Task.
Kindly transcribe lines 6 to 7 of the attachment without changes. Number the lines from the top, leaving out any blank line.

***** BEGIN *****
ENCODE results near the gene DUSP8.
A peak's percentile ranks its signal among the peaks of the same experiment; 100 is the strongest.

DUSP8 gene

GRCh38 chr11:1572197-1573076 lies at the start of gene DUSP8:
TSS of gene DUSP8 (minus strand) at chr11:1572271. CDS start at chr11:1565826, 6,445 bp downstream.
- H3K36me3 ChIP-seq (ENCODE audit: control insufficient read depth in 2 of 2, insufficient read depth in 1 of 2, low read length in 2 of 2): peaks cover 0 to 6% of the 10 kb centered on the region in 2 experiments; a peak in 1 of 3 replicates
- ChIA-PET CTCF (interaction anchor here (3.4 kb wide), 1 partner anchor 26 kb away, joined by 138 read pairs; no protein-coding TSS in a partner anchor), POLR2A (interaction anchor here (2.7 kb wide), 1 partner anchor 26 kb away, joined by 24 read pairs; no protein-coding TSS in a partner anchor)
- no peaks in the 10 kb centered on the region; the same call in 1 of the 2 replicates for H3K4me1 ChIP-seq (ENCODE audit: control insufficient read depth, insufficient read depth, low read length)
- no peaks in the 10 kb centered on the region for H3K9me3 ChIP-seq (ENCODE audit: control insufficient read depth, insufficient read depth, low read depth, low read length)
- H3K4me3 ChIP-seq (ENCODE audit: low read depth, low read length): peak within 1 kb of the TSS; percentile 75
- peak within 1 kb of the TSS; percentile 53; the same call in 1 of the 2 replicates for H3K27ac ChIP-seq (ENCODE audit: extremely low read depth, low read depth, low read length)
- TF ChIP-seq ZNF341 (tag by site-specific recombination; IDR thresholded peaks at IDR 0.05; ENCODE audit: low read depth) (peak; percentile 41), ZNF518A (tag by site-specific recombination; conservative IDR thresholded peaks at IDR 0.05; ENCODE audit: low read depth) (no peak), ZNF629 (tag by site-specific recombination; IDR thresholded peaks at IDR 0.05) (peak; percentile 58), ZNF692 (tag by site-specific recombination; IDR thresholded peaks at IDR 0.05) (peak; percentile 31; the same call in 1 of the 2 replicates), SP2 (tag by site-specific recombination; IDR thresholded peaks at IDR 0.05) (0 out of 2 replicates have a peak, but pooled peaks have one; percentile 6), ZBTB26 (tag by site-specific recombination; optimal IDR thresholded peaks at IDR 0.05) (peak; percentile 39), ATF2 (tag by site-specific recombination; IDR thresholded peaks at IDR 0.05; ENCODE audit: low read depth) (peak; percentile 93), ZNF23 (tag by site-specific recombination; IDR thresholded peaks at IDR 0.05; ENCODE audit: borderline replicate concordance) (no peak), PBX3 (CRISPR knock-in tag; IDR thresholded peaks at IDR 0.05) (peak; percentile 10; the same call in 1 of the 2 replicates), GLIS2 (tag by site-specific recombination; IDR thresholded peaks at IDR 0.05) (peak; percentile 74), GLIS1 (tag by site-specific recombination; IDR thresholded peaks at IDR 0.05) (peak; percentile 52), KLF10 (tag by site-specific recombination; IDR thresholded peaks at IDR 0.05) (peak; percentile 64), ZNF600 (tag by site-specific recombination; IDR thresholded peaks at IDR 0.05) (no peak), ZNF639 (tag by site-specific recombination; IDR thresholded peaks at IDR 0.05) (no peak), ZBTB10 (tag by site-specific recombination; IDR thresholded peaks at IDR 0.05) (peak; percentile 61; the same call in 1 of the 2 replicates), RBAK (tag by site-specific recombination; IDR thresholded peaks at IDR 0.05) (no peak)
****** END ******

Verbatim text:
- H3K36me3 ChIP-seq (ENCODE audit: control insufficient read depth in 2 of 2, insufficient read depth in 1 of 2, low read length in 2 of 2): peaks cover 0 to 6% of the 10 kb centered on the region in 2 experiments; a peak in 1 of 3 replicates
- ChIA-PET CTCF (interaction anchor here (3.4 kb wide), 1 partner anchor 26 kb away, joined by 138 read pairs; no protein-coding TSS in a partner anchor), POLR2A (interaction anchor here (2.7 kb wide), 1 partner anchor 26 kb away, joined by 24 read pairs; no protein-coding TSS in a partner anchor)